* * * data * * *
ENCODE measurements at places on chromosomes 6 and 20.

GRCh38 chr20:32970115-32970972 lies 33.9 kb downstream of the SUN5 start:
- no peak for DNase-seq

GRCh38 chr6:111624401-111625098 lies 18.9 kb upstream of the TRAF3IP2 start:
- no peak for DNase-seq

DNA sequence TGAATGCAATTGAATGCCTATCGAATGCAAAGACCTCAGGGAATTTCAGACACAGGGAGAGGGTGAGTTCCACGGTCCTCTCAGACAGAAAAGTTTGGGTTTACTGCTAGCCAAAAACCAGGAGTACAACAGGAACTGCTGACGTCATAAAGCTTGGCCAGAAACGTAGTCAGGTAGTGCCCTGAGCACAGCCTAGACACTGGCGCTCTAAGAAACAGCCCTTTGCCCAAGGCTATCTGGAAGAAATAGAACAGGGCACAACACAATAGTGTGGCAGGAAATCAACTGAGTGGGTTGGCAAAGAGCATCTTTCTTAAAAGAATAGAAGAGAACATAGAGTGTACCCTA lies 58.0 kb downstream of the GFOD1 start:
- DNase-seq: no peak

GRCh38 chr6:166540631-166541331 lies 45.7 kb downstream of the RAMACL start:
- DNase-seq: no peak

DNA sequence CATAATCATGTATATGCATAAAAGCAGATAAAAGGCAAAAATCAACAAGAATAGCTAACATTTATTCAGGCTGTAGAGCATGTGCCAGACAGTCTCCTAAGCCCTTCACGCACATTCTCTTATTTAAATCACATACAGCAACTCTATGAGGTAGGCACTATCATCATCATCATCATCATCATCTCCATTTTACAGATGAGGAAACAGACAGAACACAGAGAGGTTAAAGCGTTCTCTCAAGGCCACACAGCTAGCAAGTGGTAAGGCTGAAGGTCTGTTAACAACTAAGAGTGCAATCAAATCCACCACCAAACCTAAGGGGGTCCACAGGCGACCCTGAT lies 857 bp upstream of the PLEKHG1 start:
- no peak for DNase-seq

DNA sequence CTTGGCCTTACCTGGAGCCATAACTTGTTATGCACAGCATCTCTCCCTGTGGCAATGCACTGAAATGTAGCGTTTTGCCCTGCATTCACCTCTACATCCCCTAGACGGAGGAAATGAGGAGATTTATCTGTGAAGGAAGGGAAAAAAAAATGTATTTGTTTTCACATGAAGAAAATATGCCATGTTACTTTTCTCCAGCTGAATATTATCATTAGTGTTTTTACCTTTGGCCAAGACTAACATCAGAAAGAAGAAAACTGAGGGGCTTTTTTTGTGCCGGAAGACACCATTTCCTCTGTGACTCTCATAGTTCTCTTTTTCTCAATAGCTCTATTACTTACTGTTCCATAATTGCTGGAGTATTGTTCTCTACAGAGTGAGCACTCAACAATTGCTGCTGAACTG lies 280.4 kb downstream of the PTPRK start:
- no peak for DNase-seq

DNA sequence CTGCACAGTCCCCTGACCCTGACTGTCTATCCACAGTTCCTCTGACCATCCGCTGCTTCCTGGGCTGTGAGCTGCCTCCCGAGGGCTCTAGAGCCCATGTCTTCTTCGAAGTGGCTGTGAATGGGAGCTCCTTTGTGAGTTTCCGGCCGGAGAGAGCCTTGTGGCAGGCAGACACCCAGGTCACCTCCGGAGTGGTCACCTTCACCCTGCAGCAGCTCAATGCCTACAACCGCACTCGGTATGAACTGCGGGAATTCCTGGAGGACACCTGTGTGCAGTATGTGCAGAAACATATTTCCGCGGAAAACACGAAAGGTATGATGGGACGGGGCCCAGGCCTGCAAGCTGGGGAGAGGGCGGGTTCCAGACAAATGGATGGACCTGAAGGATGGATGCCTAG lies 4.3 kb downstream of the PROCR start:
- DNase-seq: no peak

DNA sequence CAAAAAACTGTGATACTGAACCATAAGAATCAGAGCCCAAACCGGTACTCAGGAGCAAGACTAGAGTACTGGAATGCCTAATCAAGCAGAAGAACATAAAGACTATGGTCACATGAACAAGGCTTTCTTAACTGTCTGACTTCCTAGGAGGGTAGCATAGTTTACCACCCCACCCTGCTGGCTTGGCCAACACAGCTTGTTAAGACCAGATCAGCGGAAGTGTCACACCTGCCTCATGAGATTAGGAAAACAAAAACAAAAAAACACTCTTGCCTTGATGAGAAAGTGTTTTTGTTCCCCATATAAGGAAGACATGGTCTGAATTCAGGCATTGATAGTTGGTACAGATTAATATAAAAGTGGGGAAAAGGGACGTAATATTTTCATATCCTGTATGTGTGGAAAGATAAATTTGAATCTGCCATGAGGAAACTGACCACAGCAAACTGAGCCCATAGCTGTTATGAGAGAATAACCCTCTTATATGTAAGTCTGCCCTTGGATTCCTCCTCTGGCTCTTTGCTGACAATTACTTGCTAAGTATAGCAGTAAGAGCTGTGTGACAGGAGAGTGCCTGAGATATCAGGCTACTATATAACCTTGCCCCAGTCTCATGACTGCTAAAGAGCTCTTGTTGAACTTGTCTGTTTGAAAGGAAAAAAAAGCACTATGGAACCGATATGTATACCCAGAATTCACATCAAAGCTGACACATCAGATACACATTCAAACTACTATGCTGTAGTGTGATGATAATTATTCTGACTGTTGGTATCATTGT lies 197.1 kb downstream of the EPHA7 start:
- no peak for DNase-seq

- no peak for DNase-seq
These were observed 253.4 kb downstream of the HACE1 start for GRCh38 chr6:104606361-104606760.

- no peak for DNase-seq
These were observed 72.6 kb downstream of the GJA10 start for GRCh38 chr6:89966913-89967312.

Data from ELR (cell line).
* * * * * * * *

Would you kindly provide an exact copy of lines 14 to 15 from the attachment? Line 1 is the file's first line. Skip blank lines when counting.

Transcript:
DNA sequence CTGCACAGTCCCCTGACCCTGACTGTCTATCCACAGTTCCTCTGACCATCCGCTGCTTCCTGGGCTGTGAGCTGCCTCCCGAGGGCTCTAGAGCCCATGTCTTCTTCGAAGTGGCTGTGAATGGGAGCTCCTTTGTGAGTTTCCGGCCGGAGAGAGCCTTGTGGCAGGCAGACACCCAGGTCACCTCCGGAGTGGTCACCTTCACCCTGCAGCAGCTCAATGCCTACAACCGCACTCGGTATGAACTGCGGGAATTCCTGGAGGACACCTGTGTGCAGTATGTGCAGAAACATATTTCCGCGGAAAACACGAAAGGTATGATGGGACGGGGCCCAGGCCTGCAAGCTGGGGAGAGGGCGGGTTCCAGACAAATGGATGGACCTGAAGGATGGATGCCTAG lies 4.3 kb downstream of the PROCR start:
- DNase-seq: no peak